Knowledge Graphs & Creating An Ontological Structure For Enhanced FAQ Chatbots

Here I take a look at practical implementations of Knowledge Graphs by considering Kore AI & Microsoft’s approach.

Cobus Greyling
5 min readOct 5, 2022


For a breakdown of the five other approaches to managing knowledge and QnA, click here. This post focusses on Knowledge Graphs and how Kore AI and Microsoft approach the problem.

The challenge of managing knowledge in a chatbot has been approached from various angles. The idea is that an organisation has a body of information which needs to be made available to users via a conversational interface.

The basic idea is that a user enters a question in natural language (1), which is inherently unstructured data. This data needs to be structured to perform a semantic search (2) on the stored knowledge (3) and the structured data extracted needs to be unstructured into a coherent, concise and succinct natural language response message (4).

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What Is A Knowledge Graph?

In its simplest form, a knowledge graph (KG) is a knowledge base using a graph structure, and underlying topology. In the Knowledge Graph elements are linked via semantic similarities.

With most commercial Knowledge Graphs, data can be uploaded from files like PDF’s, text files, etc. Or a URL can be defined and the KG extracts the information and organises it according to semantically similar questions and answers. Below is the Kore AI GUI for importing knowledge documents.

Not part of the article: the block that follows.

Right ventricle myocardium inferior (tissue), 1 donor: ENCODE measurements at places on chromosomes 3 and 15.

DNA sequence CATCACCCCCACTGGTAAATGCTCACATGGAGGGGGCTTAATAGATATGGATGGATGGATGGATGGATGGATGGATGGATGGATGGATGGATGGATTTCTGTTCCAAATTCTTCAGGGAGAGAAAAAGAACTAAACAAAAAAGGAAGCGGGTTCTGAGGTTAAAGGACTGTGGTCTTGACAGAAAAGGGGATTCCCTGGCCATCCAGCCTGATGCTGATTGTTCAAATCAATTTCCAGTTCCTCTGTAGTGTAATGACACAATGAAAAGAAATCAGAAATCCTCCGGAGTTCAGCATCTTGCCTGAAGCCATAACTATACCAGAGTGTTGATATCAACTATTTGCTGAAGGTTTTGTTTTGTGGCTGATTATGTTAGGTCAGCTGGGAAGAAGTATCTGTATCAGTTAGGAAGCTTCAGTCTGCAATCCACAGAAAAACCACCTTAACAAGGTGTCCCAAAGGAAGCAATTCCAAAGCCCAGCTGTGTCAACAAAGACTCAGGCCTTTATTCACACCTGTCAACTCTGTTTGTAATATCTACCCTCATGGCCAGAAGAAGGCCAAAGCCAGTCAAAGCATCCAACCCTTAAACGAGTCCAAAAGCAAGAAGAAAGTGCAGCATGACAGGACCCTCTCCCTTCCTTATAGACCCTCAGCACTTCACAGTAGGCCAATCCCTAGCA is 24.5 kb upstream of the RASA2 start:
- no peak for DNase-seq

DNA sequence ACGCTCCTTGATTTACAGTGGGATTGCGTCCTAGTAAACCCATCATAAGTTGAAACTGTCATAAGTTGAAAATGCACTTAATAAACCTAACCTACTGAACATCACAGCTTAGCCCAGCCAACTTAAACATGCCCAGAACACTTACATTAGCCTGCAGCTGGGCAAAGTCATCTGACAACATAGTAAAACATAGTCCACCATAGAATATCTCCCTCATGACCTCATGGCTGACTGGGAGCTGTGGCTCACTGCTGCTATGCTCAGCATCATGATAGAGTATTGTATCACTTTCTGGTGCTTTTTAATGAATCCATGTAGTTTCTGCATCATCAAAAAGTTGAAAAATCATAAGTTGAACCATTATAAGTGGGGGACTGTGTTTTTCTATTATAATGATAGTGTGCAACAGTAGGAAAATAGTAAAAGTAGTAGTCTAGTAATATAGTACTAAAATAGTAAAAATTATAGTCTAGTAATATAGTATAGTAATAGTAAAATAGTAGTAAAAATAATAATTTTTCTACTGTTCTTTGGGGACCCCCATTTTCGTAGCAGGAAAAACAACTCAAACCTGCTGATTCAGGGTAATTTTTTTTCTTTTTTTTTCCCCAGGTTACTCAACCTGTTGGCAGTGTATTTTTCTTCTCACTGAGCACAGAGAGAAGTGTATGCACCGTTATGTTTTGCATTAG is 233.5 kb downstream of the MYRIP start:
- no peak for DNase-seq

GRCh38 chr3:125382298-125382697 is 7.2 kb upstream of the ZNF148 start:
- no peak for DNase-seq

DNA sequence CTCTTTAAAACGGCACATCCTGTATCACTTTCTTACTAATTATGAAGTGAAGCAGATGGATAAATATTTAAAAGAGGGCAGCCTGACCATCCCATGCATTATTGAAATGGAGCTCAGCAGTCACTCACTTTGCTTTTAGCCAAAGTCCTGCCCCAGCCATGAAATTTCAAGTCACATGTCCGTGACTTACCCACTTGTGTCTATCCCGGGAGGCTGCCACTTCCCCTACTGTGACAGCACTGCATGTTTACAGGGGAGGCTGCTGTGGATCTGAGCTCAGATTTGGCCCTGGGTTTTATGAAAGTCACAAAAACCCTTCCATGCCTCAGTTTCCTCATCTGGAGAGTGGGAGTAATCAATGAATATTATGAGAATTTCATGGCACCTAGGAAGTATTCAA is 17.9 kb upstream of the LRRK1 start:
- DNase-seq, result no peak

And in the following image, the import results can be seen; I used the OpenAI Whisper white paper as the data source, the grouping of semantically similar clusters are evident.

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The following step in creating and finalising the Knowledge Graph is creating the Ontology. This definition from Wikipedia describes an ontology best:

In computer science and information science, an ontology encompasses a representation, formal naming, and definition of the categories, properties, and relations between the concepts, data, and entities that substantiate one, many, or all domains of discourse.

~ Wikipedia

By having sub or nested nodes, the ability to manage the graph nodes become less of a challenge during scaling of functionality. The nodes have an easy drag and drop approach to construct the ontology engine.

In most commercial knowledge graphs the ontology or node structure is the framework or hierarchy lending structure to the Knowledge Graph. Below is a practical example from the Kore AI UI, where the node structure is created on the left, and a question/answer set can be dragged to a specific node or sub-node.

Apart for imported data, intents can be created and assigned to specific nodes in the ontology.

This approach is analogous to the approach of Microsoft, where a structure can be defined using nodes with follow-up facts; as seen below.

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Final Thoughts…

Knowledge Graphs are sure to grow in popularity and in sheer computing power to convert data into a conversational experience. However, in order for a Knowledge Graph to scale well, it is crucial that the ontology is mapped out accurately.

Hence a data-centric latent space is well suited for creating the relevant nodes or data labels for the ontology. In turn nodes / labels are a hierarchal collection of semantically similar facts or utterances.

However, I’m wondering…

  • Should a Knowledge Graph not have a more flexible bi-directional ontology?
  • Potentially connecting multiple nodes together based on semantic connections?
  • Should the word taxonomy not be used instead of ontology? Especially considering that nodes are organised in a hierarchical classification, ordered by groups and types?
  • And how will the methods of custom crafting a Knowledge Graph evolve in the sort term?

I’m currently the Chief Evangelist @ HumanFirst. I explore and write about all things at the intersection of AI and language; ranging from LLMs, Chatbots, Voicebots, Development Frameworks, Data-Centric latent spaces and more.



Cobus Greyling

I explore and write about all things at the intersection of AI & language; LLMs/NLP/NLU, Chat/Voicebots, CCAI.